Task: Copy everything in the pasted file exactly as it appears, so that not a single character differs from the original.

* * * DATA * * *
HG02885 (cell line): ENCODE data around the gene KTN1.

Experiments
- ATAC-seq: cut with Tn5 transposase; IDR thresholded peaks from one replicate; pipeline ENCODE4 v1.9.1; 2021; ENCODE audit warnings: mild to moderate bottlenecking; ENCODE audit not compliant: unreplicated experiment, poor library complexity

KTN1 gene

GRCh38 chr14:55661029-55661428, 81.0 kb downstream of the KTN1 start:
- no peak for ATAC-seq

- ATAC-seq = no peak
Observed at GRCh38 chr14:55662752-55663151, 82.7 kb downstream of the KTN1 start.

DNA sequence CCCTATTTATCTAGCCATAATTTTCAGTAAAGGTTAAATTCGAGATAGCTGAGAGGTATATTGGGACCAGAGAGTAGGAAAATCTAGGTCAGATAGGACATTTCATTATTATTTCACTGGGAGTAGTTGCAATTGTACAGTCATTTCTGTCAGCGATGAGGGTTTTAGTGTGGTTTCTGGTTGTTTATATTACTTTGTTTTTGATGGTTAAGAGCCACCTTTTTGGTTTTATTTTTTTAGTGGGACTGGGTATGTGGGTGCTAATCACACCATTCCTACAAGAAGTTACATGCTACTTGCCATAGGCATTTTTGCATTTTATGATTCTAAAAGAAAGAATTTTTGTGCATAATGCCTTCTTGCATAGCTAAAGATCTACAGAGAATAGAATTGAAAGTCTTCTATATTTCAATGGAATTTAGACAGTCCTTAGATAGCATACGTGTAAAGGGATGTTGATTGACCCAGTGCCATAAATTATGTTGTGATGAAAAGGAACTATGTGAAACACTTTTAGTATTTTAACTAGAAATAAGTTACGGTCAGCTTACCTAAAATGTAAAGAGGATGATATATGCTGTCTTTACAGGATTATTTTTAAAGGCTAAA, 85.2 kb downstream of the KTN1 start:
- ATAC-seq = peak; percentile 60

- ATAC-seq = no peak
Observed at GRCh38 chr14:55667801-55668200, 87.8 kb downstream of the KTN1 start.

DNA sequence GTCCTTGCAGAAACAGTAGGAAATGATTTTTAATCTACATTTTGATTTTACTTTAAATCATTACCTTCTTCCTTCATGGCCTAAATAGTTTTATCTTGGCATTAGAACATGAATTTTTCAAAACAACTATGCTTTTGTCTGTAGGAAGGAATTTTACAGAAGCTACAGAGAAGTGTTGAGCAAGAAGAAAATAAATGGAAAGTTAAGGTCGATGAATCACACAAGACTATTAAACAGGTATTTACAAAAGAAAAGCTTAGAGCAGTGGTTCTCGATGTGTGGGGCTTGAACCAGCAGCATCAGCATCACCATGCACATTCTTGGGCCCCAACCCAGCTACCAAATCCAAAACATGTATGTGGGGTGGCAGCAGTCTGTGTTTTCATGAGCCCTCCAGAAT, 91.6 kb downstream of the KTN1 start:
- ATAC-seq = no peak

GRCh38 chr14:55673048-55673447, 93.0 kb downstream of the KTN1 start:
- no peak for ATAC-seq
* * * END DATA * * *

HG02885 (cell line): ENCODE data around the gene KTN1.

Experiments
- ATAC-seq: cut with Tn5 transposase; IDR thresholded peaks from one replicate; pipeline ENCODE4 v1.9.1; 2021; ENCODE audit warnings: mild to moderate bottlenecking; ENCODE audit not compliant: unreplicated experiment, poor library complexity

KTN1 gene

GRCh38 chr14:55661029-55661428, 81.0 kb downstream of the KTN1 start:
- no peak for ATAC-seq

- ATAC-seq = no peak
Observed at GRCh38 chr14:55662752-55663151, 82.7 kb downstream of the KTN1 start.

DNA sequence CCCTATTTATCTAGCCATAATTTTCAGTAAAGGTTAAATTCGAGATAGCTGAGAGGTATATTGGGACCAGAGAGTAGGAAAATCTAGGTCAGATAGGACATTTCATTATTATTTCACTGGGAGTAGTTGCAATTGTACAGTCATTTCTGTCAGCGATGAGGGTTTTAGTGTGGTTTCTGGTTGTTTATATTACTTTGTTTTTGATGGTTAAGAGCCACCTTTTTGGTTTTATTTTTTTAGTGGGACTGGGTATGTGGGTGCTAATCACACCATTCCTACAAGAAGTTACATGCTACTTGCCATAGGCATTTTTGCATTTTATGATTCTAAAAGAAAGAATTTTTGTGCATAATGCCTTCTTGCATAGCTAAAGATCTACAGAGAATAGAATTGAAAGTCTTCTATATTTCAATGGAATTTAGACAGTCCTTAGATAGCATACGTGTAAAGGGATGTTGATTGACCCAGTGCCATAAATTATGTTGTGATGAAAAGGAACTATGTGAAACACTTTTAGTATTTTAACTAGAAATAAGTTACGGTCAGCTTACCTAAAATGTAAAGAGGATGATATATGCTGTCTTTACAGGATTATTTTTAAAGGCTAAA, 85.2 kb downstream of the KTN1 start:
- ATAC-seq = peak; percentile 60

- ATAC-seq = no peak
Observed at GRCh38 chr14:55667801-55668200, 87.8 kb downstream of the KTN1 start.

DNA sequence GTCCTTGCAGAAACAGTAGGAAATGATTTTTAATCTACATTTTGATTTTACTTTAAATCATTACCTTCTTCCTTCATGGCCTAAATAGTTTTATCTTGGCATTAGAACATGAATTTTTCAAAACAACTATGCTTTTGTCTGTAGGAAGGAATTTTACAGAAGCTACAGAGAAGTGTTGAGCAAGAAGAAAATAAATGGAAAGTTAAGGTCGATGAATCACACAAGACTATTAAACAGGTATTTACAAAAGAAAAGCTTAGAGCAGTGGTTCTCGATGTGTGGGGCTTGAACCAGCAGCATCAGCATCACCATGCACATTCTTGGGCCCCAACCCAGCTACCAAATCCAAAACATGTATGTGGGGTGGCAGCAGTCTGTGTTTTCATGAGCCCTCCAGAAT, 91.6 kb downstream of the KTN1 start:
- ATAC-seq = no peak

GRCh38 chr14:55673048-55673447, 93.0 kb downstream of the KTN1 start:
- no peak for ATAC-seq